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fre·mo·cen·trist (f'mō-sĕn'trĭst) n. one who deeply believes all in the universe revolves around the Seattle neighborhood of Fremont - fremocentric adj. see Kirby Lindsay
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fre·mo·cen·trist (f'mō-sĕn'trĭst) n. one who deeply believes all in the universe revolves around the Seattle neighborhood of Fremont - fremocentric adj. see Kirby Lindsay
           The Archives: Published Oct 9, 2009 - The Fremocentrist


by Kirby Lindsay

Weiss img1Meet Dick Weiss.  Weiss, a full-time, professional artist, lives in Fremont with his wife, Sonja Blomdahl (also a glass artist) and their son, Ray (he also has a grown daughter, Melissa).  He works here as well, crafting glass and ceramic art in his studio in the basement of his home located near the Fremont Baptist Church.

Fremonster, By Convenience

Weiss came to Fremont when his brother, who saw the potential of the depressed housing market here, sold him one of his investment properties at cost - $12,500.  Weiss said he recognized the bargain, even for 1976, although the neighborhood consisted then, as Weiss recalled, of nothing but drug dealers, old people, bikers – and hippies, like himself.

“What drew me to Fremont was that it was cheap, and in the city,” Weiss explained.  “I’m a fan of dense urban stuff,” he said, “you’ve got to build in the city.  Growth is going to happen, and we [in Fremont] have done it in a classy way.  It’s kept an eclectic quality.”

Weiss img2

The same year he bought his house, he took another great leap.  His career was on the railroads, as a switchman, but one day he took a stained glass class and built a window for his bathroom.  As he made friends in the burgeoning glass art community, he found himself in art and, at age 30, he quit the railroad.

He calls this “the scariest thing I ever did!”  For a while he hedged his bet, working, in his words, as a ‘bad remodel carpenter,’ but “it gets old to work two different jobs,” he acknowledged, and “it didn’t work for me.”

Fremont Artist, By Choice

“I’m not really that talented, or very smart,” Weiss demurred, with severe humility, “but I’ll get up in the morning and work hard.”  He believes in the power of hard work, “even a blind pig will find an acorn now and then.”  Fellow artist John Landon described Weiss’ work as, “all over the map – from Bauhaus to Baroque.”  Weiss quoted Paul Marinoi who said Weiss “started minimal and ended up maximal.”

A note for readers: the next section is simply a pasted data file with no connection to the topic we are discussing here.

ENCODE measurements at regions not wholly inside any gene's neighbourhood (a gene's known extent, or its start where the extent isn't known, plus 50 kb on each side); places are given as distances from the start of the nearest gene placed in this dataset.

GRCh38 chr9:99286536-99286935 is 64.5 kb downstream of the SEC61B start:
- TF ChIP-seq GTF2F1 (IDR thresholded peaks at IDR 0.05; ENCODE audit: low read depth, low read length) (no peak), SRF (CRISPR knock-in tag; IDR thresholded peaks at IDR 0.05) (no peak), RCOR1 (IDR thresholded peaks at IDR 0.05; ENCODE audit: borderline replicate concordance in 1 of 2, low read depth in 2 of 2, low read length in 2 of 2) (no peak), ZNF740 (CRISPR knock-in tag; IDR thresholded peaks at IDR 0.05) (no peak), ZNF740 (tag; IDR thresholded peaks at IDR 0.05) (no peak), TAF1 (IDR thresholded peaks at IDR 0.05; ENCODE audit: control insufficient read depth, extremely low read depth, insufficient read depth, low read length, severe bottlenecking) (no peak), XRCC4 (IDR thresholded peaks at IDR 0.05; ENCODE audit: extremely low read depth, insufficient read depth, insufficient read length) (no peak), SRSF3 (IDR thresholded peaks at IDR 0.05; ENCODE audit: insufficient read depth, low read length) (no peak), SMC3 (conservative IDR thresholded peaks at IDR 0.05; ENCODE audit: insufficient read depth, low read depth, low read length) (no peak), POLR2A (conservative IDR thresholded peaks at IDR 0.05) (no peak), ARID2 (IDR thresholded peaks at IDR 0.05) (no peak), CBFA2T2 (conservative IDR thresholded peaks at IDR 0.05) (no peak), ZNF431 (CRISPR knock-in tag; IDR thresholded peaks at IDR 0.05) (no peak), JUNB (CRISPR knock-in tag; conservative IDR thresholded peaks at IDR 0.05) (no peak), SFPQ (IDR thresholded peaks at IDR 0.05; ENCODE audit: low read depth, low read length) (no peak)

Weiss started with super simple geometric patterns and still uses them, mostly in his windows (“stained glass sells more,” he explained.)  Public installations by Weiss can be seen at the Gates Foundation garage near Seattle Center (this one is 60’ long by 15’ wide), and at Sea-Tac Airport.

Weiss img3He also has his more “splashy-wacky side,” as he described it, usually incorporated in his ceramics.  Examples include his ‘Owls’ series (with the one crow) and plates he made inspired by a plate his mother owned.  These can be seen on the Traver Gallery website.  “Every artist needs a gallery,” Weiss praised, “the gallery is the reputable dealer.”

“Cracks are God’s way of helping me with my design,” Weiss explained.  In his stained glass he incorporates ‘mistakes.’  When a piece of beveled glass broke, he added lead and added a triangular shape to the design.  He shifted a blue spiraled rondel (round, flat blown glass) he’d chosen, due to it having a flat spot, so it now hugs the window edge.

To Weiss, artistic success comes down to “Reputation, Reputation, Reputation.”  He struggles with self-promotion – as he said, “there is a fine line between being a pompous turkey, and being honest and sounding like a pompous turkey.”  But he works hard and seen his reputation build, slowly.  “I want to get just visible enough to earn an income, but not enough to get in the limelight,” he said, from the quiet of his Fremont studio, “and have the phone ringing all the time.”

©2010 Kirby Lindsay.  This column is protected by intellectual property laws, including U.S. copyright laws.  Reproduction, adaptation or distribution without permission is prohibited.

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